> > And now, just for fun, a litle challenge for you: find a prime p such that 138^p137^p is prime or PRP.
> > Good luck ;)
> >
> > JL
>
> I have done quite a lot of work on this form, initially summarised in my May 2001 post to the NMBRTHRY list:
> http://listserv.nodak.edu/cgibin/wa.exe?A2=ind0105&L=NMBRTHRY&P=R359&I=3
>
> Since then, JeanLouis in particular has devoted seemingly enormous numbers of cpu cycles to extending the list of known PRPs.
(...)   In primenumbers@yahoogroups.com, "Mike Oakes" <mikeoakes2@...> wrote:
>
Very cool. To notch it up on the coolness factor one could express
> My own record (and favourite PRP of all, being so "Mersennelike") is
> 3^3363532^336353
> at 160482 digits.
>
the prime exponent 336353 as
3*(2^(2^3+3^2)  3^(3^2) + 3^(2*3))  1
:)
On a not too related note, here's something that may be of interest.
Consider primes generated by 2^m + 3^n and 2^n + 3^m , with m < n.
I've looked at n from 1 to 1000, and there is always at least
one m < n such that 2^m + 3^n OR 2^n + 3^m is prime. But it comes
close to failing on many occasions. (Why am I always attracted to
this kind of exploration?)
Here are the outcomes which came close to failing, where there were
3 or fewer m that resulted in a prime.
Format: (n, number of m less than n such that 2^m+3^n or 2^n+3^m is prime)
(1,1) (2,2) (3,2) (4,3) (5,3) (6,3) (9,3) (11,3) (25,2)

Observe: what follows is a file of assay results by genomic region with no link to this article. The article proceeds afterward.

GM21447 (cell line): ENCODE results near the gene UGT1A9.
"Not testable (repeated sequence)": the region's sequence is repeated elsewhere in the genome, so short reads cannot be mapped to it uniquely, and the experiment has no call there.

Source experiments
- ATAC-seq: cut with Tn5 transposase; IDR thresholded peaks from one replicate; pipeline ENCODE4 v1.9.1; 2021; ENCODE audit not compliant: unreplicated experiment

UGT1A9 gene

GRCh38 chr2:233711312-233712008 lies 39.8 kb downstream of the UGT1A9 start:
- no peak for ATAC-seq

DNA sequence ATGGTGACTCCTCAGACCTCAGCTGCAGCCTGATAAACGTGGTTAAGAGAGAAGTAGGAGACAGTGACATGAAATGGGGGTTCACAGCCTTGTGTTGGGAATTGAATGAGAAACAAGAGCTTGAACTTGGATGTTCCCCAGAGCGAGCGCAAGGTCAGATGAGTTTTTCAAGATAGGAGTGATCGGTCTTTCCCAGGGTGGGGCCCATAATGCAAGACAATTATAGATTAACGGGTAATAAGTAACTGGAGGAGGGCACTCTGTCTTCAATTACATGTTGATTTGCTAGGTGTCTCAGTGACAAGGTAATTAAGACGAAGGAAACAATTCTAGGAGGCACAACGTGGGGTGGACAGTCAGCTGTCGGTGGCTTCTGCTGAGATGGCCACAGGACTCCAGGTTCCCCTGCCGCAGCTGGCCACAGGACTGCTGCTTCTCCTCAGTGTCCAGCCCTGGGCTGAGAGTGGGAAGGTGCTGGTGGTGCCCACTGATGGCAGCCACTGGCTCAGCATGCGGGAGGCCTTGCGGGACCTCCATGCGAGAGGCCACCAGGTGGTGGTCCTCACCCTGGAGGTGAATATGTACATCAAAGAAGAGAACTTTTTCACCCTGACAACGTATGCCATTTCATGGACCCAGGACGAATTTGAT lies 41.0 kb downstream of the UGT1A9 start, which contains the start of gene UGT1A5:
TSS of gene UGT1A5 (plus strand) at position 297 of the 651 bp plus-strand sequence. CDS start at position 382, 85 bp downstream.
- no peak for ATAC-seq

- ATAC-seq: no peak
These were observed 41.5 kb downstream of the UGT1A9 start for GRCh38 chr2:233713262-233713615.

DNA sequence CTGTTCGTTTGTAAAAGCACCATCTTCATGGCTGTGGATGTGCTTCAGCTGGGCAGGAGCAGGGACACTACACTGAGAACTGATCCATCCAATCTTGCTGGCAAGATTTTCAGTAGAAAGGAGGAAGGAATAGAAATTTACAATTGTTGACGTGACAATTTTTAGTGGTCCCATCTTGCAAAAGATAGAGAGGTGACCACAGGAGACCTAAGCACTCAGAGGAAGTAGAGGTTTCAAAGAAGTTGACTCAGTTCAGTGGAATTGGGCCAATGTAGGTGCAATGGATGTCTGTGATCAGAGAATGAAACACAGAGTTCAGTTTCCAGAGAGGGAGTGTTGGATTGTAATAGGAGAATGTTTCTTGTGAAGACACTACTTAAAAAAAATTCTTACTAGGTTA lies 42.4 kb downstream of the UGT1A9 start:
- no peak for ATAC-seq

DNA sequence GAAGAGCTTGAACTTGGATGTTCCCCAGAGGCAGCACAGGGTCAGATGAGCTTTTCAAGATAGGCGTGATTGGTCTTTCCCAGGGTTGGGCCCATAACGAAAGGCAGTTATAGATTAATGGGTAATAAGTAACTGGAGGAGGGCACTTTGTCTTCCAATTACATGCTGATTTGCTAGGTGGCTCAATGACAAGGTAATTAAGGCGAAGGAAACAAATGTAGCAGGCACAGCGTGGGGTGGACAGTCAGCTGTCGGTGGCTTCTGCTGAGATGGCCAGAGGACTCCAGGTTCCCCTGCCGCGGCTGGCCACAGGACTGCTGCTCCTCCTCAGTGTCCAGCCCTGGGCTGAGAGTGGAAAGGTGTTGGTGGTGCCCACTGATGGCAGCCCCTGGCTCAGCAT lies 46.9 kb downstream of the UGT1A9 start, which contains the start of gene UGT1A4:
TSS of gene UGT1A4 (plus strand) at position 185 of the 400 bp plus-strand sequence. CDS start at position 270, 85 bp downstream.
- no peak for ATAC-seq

(33,3) (34,3) (54,1) (69,2) (70,3) (97,3) (103,3) (115,3)
(117,2) (118,3) (120,3) (121,3) (122,2) (129,1) (131,2)
(135,1) (139,3) (150,3) (157,2) (161,3) (166,3) (170,1)
(175,1) (185,1) (190,3) (194,3) (200,2) (201,2) (206,3)
(211,3) (213,3) (218,3) (236,2) (240,2) (242,3) (266,3)
(274,1) (280,1) (285,3) (293,3) (294,3) (321,2) (322,3)
(324,3) (335,1) (338,3) (348,2) (351,3) (376,2) (383,3)
(397,3) (398,3) (405,3) (407,2) (415,2) (420,3) (422,3)
(435,3) (445,2) (455,2) (459,2) (460,1) (473,3) (489,1)
(493,3) (506,2) (507,3) (543,2) (547,1) (549,2) (555,3)
(562,2) (565,3) (566,3) (567,2) (570,2) (572,3) (580,2)
(586,3) (591,2) (603,3) (609,2) (611,1) (614,1) (627,3)
(641,3) (651,3) (685,2) (700,3) (711,3) (717,1) (721,3)
(729,1) (736,3) (745,3) (746,1) (747,3) (751,3) (770,3)
(775,3) (798,2) (811,3) (813,1) (819,1) (821,1) (826,1)
(830,3) (835,3) (845,3) (851,1) (859,3) (869,3) (879,3)
(884,3) (887,2) (899,3) (901,3) (911,3) (913,2) (943,2)
(951,3) (958,3) (966,1) (970,3)
The rate of close calls seem to decrease, but slowly. But what
surprised me initially was this: I expected that composite n would be
more represented than they are for close calls.
For instance let n have a factor of 3. Immediately one third of the
m's less than n are disqualified from generating a prime, because if
m contains a factor of 3 then both 2^n+3^m and 2^m+3^n will contain
a factor of 2^3+3^3 = 35.
But as it is, of the 133 n's listed above, only 45 have a factor of